Instead, they get Ireland into the '22' where they then attempt to batter down the opposition's door through one-out carries.

Offloads are kept to a minimum - Ireland have made far fewer than any other team in all three Six Nations under Schmidt - while turnovers are largely seen as a chance to kick when other teams would attack.

At the World Cup, Ireland made more passes than any other team, but 61pc of those were part of one-pass moves. It is no surprise to learn that no team entered more rucks or mauls. It is exhausting work.

While those within the game are reluctant to dissect Ireland's attack, outside it there are others who will assess the issues at play.

Nick Bishop analysed Schmidt's Ireland during his time on the England staff and this week he published an in-depth look at the Six Nations champions' issues on Australian website Green and Gold Rugby.

Bishop puts Ireland's inability to scores tries down to three factors: 1. A heavy dependence on Johnny Sexton; 2. Schmidt's midfield selection of Robbie Henshaw and Jared Payne; and 3. Ireland's "overuse" of the kicking game.

"Their try average of 1.4 is one of the lowest among top tier nations, while their average number of kicks per game is one of the highest," he wrote.

"In the one game they really tried to keep the ball, kicking only 11 times while making 254 passes and building 175 rucks against Wales in 2015, they only generated one penalty try from a collapsed driving maul."

Bishop believes that opponents now know that if you target Sexton, you stop Ireland; he says that the kicking game has "maxed out" and reckons they need to reconstruct their backline.

That's one theory, but Shane Horgan argues that the system is working and it is up to the players carrying out the plan to challenge themselves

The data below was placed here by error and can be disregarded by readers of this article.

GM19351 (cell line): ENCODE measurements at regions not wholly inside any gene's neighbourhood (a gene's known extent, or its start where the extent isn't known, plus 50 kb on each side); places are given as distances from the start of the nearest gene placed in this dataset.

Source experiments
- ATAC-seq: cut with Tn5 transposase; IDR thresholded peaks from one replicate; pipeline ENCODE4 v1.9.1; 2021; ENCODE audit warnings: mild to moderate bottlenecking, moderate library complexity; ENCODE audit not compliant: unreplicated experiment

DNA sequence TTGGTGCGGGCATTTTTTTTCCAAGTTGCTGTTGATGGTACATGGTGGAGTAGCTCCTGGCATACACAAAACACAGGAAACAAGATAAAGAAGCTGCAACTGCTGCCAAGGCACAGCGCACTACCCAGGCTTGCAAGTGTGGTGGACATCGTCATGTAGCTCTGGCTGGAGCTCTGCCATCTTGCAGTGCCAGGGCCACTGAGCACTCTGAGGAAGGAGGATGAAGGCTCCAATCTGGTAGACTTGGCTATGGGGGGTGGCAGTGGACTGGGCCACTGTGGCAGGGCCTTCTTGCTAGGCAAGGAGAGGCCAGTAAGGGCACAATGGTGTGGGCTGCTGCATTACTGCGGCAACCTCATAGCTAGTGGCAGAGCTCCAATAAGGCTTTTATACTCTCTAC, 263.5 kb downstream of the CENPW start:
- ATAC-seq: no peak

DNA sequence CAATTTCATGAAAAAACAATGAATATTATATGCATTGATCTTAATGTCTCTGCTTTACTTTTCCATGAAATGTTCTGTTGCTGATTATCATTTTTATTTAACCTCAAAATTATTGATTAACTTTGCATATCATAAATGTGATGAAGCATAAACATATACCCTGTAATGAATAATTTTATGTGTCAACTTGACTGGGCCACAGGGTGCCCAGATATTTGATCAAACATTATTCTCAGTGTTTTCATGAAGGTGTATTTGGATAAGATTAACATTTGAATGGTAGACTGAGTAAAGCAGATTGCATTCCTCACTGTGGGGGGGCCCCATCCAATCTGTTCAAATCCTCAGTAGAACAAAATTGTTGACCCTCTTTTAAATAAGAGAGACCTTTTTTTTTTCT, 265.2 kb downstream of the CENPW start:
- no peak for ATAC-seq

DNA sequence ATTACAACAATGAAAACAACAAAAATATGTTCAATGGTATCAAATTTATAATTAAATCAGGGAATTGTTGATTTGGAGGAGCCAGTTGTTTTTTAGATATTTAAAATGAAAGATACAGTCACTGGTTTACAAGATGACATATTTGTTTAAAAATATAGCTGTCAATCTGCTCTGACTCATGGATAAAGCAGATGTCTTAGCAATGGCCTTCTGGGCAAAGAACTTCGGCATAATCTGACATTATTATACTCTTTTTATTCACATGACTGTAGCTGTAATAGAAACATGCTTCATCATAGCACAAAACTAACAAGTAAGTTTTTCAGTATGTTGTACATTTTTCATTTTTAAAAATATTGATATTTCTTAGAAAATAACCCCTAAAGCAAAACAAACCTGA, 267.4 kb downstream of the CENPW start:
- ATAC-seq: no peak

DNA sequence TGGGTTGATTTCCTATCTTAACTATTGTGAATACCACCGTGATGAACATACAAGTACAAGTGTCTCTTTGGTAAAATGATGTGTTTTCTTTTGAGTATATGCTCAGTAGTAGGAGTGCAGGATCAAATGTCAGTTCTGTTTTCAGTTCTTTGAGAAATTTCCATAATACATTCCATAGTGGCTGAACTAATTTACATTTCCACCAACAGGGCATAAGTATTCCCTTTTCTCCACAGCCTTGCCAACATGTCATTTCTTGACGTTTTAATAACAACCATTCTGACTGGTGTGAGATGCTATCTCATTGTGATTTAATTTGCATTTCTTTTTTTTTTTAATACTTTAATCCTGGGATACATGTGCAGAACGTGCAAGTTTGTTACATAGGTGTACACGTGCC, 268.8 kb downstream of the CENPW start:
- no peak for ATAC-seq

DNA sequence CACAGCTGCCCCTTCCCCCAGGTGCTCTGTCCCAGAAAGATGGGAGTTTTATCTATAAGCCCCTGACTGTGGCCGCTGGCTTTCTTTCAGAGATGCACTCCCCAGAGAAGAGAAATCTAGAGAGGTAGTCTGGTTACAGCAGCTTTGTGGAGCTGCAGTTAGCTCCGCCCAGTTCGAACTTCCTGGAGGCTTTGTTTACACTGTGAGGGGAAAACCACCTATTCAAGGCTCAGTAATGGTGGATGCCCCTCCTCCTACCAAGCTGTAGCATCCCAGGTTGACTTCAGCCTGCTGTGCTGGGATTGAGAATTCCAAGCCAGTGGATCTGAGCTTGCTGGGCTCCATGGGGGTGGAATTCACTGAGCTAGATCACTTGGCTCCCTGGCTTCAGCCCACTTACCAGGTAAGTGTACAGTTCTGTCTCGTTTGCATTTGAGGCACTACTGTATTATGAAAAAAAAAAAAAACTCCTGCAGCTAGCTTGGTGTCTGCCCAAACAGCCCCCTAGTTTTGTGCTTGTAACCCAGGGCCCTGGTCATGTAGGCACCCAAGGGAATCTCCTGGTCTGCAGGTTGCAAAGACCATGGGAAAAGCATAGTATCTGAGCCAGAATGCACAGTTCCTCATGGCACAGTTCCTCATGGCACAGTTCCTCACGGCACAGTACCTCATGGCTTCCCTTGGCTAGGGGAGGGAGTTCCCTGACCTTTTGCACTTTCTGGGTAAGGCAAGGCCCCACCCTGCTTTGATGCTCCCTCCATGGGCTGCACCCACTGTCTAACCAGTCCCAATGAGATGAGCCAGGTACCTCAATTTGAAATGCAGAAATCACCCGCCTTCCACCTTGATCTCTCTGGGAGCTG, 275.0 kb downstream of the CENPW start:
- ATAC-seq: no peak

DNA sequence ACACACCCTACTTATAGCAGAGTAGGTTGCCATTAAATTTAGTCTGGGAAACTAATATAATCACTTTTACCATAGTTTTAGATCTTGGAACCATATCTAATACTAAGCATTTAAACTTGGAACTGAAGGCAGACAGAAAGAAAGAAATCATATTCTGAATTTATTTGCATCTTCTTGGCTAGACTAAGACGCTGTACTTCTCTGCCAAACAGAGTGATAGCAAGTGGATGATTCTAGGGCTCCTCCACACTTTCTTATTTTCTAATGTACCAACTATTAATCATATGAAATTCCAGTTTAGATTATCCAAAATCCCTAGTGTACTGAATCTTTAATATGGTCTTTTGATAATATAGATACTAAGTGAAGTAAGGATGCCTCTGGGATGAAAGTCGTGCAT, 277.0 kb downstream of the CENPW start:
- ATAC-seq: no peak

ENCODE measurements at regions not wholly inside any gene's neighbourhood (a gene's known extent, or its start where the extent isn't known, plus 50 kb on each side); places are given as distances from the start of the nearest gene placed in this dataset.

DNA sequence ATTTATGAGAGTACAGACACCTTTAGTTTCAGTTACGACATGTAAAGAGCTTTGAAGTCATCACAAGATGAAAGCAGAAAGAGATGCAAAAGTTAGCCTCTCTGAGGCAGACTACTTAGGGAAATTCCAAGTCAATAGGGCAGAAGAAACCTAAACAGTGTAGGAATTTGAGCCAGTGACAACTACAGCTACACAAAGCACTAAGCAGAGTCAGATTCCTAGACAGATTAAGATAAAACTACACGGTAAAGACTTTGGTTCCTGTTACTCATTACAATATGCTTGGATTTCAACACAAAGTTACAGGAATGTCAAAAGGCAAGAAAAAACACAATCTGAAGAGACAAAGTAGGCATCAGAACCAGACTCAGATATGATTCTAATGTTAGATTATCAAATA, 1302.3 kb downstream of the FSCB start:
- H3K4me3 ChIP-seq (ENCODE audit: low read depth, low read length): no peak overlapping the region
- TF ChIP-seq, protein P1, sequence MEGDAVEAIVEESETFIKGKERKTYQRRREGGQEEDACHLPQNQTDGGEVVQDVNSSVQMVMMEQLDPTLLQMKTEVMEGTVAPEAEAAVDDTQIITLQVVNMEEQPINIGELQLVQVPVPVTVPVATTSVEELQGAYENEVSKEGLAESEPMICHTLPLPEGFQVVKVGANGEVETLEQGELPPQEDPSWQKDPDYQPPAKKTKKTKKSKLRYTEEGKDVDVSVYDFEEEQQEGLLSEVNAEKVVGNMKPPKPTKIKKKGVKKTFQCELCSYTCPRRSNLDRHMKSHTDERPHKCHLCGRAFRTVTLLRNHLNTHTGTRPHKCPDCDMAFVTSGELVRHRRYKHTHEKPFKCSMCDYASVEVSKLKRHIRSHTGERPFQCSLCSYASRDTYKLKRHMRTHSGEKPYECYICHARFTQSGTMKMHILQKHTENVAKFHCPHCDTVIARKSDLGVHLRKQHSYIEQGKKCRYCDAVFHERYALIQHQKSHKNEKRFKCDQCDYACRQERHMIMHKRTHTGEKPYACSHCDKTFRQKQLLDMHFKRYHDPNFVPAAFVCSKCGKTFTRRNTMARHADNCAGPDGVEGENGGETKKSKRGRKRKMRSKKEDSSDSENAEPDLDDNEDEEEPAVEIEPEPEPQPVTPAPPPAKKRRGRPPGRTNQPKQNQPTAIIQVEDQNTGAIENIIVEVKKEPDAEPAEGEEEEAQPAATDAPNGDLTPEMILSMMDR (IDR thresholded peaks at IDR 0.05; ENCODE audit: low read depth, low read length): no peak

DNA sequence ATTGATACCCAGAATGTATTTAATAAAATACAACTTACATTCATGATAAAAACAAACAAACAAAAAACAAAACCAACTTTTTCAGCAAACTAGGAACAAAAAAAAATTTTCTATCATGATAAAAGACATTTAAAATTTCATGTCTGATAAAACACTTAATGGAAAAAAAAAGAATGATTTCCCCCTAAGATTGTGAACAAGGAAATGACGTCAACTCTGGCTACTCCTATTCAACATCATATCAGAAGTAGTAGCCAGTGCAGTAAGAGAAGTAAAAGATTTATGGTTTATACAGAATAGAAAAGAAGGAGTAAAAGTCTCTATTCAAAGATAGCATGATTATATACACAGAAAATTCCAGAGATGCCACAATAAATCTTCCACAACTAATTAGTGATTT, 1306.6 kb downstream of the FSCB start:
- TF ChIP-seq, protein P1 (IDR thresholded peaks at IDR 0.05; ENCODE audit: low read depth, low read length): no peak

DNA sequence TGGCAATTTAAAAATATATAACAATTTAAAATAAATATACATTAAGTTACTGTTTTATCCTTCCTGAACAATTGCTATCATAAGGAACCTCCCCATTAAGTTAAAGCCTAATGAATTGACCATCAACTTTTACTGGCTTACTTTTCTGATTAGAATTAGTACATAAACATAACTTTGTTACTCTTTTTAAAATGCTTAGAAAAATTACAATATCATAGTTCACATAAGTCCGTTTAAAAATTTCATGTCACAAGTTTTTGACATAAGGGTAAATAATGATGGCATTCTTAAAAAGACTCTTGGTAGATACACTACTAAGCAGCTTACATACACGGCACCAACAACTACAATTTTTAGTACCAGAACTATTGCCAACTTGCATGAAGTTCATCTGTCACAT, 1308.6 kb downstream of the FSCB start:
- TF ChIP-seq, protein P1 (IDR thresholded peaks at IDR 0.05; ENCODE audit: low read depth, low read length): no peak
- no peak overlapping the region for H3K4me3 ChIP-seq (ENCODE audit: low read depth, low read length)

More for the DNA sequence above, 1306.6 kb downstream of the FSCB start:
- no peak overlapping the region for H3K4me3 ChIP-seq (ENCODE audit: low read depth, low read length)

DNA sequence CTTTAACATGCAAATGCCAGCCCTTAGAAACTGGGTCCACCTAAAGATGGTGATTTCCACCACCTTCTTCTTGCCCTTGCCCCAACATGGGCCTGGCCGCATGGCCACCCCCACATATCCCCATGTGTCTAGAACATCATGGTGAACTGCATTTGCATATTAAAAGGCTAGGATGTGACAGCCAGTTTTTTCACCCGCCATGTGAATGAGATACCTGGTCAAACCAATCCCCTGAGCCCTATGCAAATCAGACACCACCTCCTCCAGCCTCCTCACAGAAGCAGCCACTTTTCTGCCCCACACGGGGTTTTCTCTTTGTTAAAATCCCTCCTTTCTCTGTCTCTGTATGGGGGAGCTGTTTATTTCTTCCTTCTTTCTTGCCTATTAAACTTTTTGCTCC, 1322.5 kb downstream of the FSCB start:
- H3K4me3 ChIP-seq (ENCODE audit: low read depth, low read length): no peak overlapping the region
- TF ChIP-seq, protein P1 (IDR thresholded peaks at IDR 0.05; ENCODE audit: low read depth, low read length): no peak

"There's a reticence with some players to take the most challenging option," he said. "Joe will always want you to take the right option, not the conservative option. There's a latent pressure from Joe which is informing some decisions. It's a subconscious inhibition.

"There's a lot of nonsense being spoken about a restrictive game-plan. Joe's keen to retain possession, but when he's analysing a game, a player will be asked why they didn't make the right decision, not necessarily be commended for merely holding on to the ball.

"We play a lot of one-out rugby and it's not a brilliant tactic. I know the philosophy is try to beat opponents around the corner with numbers, but we're taking it quite stationary so defences can spread and not put bodies in rucks.

"So we need to look at tactics in the 22. It's hugely attritional and the opposition know what we're doing.

"I know what the plan is; faster ruck ball, get them on numbers.

"We need what Eddie O'Sullivan called a little wrinkle to make defences think more. Waiting for a mistake is less likely to happen at the highest level."

Ireland's new faces will add different strengths. Stuart McCloskey is big enough to win collisions and offload, while Ultan Dillane is a second-row who can pass the ball comfortably. Josh van der Flier is the kind of mobile back-row who can link the play.

The head coach is convinced that if his players can stay composed and make the right decisions they'll score, but he will also scrutinise his own methods, and the addition of Andy Farrell will bring new ideas to the table.

The World Cup showed that success in the modern game is predicated on scoring tries. Ireland aren't coming close to the attacking standards they set in their first two seasons under Schmidt.

The Six Nations is beyond his team and the pressure is off. That allows him some breathing space to go and attack and start scoring the tries that have proven so elusive.

Irish Independent